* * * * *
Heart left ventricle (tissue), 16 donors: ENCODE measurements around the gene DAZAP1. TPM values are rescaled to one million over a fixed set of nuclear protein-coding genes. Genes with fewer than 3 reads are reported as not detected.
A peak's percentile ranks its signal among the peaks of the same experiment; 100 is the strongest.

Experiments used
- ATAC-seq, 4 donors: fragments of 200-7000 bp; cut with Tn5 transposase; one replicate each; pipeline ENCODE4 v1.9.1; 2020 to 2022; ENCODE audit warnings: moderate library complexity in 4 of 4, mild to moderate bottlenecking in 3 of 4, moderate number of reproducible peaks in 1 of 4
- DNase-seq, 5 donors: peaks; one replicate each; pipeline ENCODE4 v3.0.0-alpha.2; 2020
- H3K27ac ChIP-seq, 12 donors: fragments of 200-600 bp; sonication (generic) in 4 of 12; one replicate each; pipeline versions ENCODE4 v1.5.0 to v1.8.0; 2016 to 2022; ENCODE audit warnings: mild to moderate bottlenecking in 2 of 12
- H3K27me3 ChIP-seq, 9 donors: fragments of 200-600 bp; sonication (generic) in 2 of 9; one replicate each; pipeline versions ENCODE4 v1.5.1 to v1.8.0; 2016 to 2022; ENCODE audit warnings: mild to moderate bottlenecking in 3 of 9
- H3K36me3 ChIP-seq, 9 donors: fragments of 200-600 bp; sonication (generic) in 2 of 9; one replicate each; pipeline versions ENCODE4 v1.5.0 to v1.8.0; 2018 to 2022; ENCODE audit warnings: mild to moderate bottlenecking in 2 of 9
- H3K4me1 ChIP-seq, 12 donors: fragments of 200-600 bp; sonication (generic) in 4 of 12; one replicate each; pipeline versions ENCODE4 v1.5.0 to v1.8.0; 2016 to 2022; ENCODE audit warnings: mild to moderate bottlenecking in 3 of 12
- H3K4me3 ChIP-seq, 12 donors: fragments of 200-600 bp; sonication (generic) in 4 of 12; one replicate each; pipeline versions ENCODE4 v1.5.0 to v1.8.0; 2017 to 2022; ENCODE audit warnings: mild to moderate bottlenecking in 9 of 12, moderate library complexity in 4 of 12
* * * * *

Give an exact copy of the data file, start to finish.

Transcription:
Heart left ventricle (tissue), 16 donors: ENCODE measurements around the gene DAZAP1. TPM values are rescaled to one million over a fixed set of nuclear protein-coding genes. Genes with fewer than 3 reads are reported as not detected.
A peak's percentile ranks its signal among the peaks of the same experiment; 100 is the strongest.

Experiments used
- ATAC-seq, 4 donors: fragments of 200-7000 bp; cut with Tn5 transposase; one replicate each; pipeline ENCODE4 v1.9.1; 2020 to 2022; ENCODE audit warnings: moderate library complexity in 4 of 4, mild to moderate bottlenecking in 3 of 4, moderate number of reproducible peaks in 1 of 4
- DNase-seq, 5 donors: peaks; one replicate each; pipeline ENCODE4 v3.0.0-alpha.2; 2020
- H3K27ac ChIP-seq, 12 donors: fragments of 200-600 bp; sonication (generic) in 4 of 12; one replicate each; pipeline versions ENCODE4 v1.5.0 to v1.8.0; 2016 to 2022; ENCODE audit warnings: mild to moderate bottlenecking in 2 of 12
- H3K27me3 ChIP-seq, 9 donors: fragments of 200-600 bp; sonication (generic) in 2 of 9; one replicate each; pipeline versions ENCODE4 v1.5.1 to v1.8.0; 2016 to 2022; ENCODE audit warnings: mild to moderate bottlenecking in 3 of 9
- H3K36me3 ChIP-seq, 9 donors: fragments of 200-600 bp; sonication (generic) in 2 of 9; one replicate each; pipeline versions ENCODE4 v1.5.0 to v1.8.0; 2018 to 2022; ENCODE audit warnings: mild to moderate bottlenecking in 2 of 9
- H3K4me1 ChIP-seq, 12 donors: fragments of 200-600 bp; sonication (generic) in 4 of 12; one replicate each; pipeline versions ENCODE4 v1.5.0 to v1.8.0; 2016 to 2022; ENCODE audit warnings: mild to moderate bottlenecking in 3 of 12
- H3K4me3 ChIP-seq, 12 donors: fragments of 200-600 bp; sonication (generic) in 4 of 12; one replicate each; pipeline versions ENCODE4 v1.5.0 to v1.8.0; 2017 to 2022; ENCODE audit warnings: mild to moderate bottlenecking in 9 of 12, moderate library complexity in 4 of 12